Wednesday, 27 July 2011

Climate Activists Love Life More Than You Do

A case against a climate change activist has just been resolved, sentencing the man to two years in prison. He hadn't been tree-sitting to prevent loggers. He hadn't been trespassing to climb a coal chimney and hang a banner. He bid on land to keep it from being exploited of fossil fuel reserves. Here's a rundown of the case.

It doesn't bother me per se that he's going to jail, although, of course I'd prefer he'd not. Non-violent civil disobedience has always been under the premise that you might do time for your actions, and you will accept to do so gladly, as a signal that you are a happy enough member of society to accept its rules, while also trying to change them. Two years does seem a bit much though, to be honest. He's caused no bodily harm to anyone, he hasn't vandalised a building. But he has tried to shake the foundation of the way we do business in the world, ie. exploit the land people live on, ruining it for them and future generations.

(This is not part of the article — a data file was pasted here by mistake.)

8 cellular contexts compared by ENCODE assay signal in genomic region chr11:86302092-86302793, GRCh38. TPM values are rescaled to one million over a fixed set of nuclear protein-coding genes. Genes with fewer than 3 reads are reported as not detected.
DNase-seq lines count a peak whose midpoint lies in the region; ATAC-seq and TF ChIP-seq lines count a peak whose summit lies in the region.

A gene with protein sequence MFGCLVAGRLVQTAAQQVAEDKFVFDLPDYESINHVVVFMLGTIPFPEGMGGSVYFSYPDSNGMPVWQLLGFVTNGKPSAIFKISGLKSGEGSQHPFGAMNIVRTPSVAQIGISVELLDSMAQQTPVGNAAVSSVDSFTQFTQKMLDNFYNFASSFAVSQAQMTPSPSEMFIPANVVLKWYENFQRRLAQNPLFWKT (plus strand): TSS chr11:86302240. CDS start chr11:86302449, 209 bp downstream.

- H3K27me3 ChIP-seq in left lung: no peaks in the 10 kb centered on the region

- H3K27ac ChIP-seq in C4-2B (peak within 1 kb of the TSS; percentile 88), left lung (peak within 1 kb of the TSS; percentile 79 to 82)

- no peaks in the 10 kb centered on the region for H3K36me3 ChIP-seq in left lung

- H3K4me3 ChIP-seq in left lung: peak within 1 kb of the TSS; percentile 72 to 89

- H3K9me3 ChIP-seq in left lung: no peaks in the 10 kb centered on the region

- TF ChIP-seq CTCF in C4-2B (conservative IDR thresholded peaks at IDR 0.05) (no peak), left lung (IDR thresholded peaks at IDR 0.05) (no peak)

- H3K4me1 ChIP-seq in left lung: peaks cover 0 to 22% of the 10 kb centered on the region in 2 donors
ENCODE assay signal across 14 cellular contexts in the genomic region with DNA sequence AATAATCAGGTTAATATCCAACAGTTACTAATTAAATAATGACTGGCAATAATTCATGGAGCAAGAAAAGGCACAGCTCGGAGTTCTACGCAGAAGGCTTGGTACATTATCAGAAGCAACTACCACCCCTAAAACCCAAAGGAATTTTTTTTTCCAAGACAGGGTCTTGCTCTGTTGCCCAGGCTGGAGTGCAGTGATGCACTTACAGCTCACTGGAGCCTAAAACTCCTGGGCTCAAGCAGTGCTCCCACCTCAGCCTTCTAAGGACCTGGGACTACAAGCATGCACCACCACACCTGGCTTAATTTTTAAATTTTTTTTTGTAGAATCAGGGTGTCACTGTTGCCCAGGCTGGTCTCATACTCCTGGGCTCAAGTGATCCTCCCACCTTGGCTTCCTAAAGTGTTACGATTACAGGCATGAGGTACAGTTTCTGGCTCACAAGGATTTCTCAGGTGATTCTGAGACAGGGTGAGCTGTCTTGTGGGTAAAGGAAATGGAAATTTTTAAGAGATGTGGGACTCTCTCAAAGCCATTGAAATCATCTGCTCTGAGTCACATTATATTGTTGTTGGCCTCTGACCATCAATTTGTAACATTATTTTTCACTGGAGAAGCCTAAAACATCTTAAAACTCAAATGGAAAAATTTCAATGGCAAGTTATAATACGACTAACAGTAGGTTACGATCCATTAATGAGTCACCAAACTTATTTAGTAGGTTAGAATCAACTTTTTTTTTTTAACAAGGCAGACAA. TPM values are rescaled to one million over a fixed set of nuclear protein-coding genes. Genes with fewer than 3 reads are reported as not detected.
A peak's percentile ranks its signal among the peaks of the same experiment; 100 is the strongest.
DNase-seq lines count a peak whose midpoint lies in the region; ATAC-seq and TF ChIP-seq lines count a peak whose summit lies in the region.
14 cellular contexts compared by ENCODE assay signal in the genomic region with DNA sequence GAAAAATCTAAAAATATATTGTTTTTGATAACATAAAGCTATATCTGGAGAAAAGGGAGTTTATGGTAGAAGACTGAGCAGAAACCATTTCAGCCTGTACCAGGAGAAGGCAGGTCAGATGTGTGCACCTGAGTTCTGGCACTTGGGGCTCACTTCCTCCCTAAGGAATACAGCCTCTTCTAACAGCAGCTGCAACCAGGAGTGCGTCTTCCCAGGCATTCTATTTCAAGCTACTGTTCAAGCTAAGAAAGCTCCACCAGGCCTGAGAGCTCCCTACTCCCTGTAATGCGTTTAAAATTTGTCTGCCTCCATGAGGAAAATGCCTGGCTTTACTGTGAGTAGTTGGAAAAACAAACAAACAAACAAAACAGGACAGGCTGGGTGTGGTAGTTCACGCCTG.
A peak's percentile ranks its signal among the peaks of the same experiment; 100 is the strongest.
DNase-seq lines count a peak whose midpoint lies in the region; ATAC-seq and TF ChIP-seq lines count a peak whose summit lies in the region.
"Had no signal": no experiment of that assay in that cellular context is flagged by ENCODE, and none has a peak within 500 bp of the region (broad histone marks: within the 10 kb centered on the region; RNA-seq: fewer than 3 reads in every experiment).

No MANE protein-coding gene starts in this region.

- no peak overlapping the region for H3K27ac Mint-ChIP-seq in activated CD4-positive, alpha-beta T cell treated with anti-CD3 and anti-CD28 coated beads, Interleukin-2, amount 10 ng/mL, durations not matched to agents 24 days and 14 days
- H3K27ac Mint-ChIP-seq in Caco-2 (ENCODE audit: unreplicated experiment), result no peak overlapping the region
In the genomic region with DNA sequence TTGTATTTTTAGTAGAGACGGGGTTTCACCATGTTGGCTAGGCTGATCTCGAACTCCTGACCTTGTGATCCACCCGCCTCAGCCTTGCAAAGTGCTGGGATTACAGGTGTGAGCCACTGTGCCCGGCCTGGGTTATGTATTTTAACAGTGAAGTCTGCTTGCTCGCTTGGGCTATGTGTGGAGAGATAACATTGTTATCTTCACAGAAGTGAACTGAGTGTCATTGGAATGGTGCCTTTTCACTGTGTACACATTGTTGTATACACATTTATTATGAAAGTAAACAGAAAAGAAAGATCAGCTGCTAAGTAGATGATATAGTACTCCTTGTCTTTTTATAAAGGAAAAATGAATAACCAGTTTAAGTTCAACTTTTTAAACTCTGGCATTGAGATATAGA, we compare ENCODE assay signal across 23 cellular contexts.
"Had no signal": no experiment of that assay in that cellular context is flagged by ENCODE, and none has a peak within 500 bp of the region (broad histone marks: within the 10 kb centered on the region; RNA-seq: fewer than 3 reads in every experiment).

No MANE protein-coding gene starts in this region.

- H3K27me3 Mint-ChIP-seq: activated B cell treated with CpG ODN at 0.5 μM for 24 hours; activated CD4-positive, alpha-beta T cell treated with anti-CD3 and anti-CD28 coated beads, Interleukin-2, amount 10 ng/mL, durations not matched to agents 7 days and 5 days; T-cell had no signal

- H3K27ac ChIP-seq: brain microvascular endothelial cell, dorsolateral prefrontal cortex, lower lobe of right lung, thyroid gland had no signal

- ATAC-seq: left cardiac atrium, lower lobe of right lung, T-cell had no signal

Just this week, a Danish politician compared a non-violent act of civil disobedience with a misanthropic act of terrorism. I fear that society has been too good for us the last two or three generations. We haven't had enough to fight for, having been lulled into a false sense of security - everything's fine, move along, nothing to see here, please go on shopping. When a comparison like that is made, it is a symptom that we have gone too far as a society, building our governments and laws to be that much bigger than the sum of all their parts. Why do we do it? To protect us. Ourselves. When people then disobey laws to protect ourselves, because the laws have become too self-effacing to do so themselves, it is seen as a crime. But it is not criminal. It is a right, as juxtaposed as that may be. It can also be seen as a duty, for those who want to change their society.